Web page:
Monday, October 31, 2011

Halloween, Halloween and more Halloween

We had a busy weekend, including Frances’s Halloween parade and party at school:

The rain moved the party inside, so as predicted it was crowded and loud. 
And as predicted, Frances and George loved every minute of it.

Playtime with cousins Trey and Justin:

Cookie decorating:

By Frances, George and Mommy

By our own in-house Martha Stewart (Daddy)

The Crown Jewel

Pumpkin carving:

What is sure to be the pumpkin-carving scene in every household - "Hey kids!  Let's all sit around a table and watch Daddy carve a pumpkin."

And attending a Halloween party (thank you Lynne and Bryan!):

Why yes, folks.  That IS Coach Taylor (from Friday Night Lights) holding a "football" next to his wife, Tami.  Princess Tiana is likely in the moon bounce.  And as a costume note, my poofy Virginia hair is no match for a true Texas football coach wife's bouffant 'do.  But I promise I did try. 

It hasn’t quite hit me yet that we still have trick-or-treating tonight.  Ugh.  Is anyone else a little Halloween-ed out?  No?  Neither are the other three people in my house.
Happy Halloween everyone!

Saturday, October 29, 2011

Getting schooled on school

In case you haven’t noticed my picture-posting has been running low recently.  The kids and I are eternally busy, but most of our picture moments have been associated with pumpkin patches or fall leaves—and even I’m getting tired of those.  I’ll make an effort to take something more exciting like Frances and George in a duel headlock.  But until then, pictures may be scarce and/or boring – you have been warned.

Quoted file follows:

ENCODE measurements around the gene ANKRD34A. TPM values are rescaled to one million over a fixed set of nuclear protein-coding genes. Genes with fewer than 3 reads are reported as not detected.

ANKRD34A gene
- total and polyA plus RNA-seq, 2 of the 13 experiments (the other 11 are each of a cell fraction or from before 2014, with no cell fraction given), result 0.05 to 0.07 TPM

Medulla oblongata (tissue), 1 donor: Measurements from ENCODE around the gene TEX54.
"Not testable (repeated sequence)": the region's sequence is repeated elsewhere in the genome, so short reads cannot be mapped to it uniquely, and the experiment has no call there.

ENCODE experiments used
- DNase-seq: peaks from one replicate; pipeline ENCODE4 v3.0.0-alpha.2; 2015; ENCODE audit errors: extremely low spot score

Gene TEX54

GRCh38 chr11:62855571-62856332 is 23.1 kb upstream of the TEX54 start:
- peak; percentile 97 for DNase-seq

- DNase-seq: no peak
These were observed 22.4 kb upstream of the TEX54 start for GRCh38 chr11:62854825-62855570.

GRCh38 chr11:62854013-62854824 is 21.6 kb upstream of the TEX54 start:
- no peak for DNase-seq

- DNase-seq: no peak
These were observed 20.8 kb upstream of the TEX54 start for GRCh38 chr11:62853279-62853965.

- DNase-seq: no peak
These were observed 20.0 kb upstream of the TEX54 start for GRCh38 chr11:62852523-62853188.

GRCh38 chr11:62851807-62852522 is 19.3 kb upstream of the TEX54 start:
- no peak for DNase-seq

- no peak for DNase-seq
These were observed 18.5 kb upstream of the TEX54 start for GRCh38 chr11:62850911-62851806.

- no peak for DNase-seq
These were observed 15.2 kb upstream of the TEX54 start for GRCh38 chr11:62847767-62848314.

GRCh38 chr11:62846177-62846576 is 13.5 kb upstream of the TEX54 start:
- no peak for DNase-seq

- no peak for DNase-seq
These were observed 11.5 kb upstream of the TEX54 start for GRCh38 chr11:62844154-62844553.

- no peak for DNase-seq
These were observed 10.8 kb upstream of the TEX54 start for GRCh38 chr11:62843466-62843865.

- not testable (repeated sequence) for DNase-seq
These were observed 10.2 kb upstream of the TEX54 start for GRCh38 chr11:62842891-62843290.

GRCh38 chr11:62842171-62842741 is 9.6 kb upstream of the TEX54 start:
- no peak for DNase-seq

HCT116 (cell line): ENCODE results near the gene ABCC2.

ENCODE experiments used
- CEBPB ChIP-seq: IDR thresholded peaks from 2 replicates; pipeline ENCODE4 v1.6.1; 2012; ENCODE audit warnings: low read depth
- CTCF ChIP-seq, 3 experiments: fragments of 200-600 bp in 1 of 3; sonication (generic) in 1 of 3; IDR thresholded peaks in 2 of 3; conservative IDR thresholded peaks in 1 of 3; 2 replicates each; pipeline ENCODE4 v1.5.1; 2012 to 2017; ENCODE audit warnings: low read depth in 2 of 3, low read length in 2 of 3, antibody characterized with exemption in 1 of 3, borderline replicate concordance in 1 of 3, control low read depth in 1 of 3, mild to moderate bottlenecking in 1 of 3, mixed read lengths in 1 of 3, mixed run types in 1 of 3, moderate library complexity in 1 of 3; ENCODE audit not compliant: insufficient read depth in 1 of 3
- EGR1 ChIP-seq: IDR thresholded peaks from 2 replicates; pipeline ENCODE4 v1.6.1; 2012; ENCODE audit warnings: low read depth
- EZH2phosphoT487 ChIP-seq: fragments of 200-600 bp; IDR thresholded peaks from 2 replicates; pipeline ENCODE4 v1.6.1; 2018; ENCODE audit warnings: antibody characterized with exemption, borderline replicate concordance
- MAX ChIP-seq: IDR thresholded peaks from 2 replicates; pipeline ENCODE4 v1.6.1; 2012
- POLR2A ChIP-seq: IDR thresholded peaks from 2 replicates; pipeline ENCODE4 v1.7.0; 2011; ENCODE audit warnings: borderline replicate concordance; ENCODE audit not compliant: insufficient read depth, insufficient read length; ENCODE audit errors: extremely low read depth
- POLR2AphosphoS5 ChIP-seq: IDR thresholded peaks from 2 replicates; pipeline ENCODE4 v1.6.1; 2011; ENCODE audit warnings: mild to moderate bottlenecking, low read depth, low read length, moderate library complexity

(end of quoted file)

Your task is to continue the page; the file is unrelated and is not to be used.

So what have we been doing you ask?  My time this fall has been primarily occupied by school—specifically what to do for Frances’s schooling for next year.  Frances will be four in November (*sniff*), which means she is less than six weeks past the traditional cut-off age for starting public Kindergarten next year.  She would need to be five-years-old by September 30, 2012, no exceptions (at least not in our county public schools and about 99% of the private schools here in Richmond).  But as my mother (and probably Will) can tell you, I am not one to take “no exceptions” lying down (“but what if your child is the exception?!?”).  Of course I am kidding.  Frances is smart, sweet, calm, patient, a quick learner and introverted without being shy; but I am not claiming she is a child genius (“my Timmy could read by 18 months”) or some kind of learning prodigy.  But I have always thought that she would probably be ready for Kindergarten earlier than our county says she should be.  Her preschool teachers have been telling me this for at least a year, so I assumed that my only job would be to find the right private school to send her for a year or two until little bro could join her in our great neighborhood public school (and as an aside, the thought of paying for school is killing me, particularly when we live in one of the highest ranked public school districts in the state.  This is why we moved here after all.  But it is what it is.)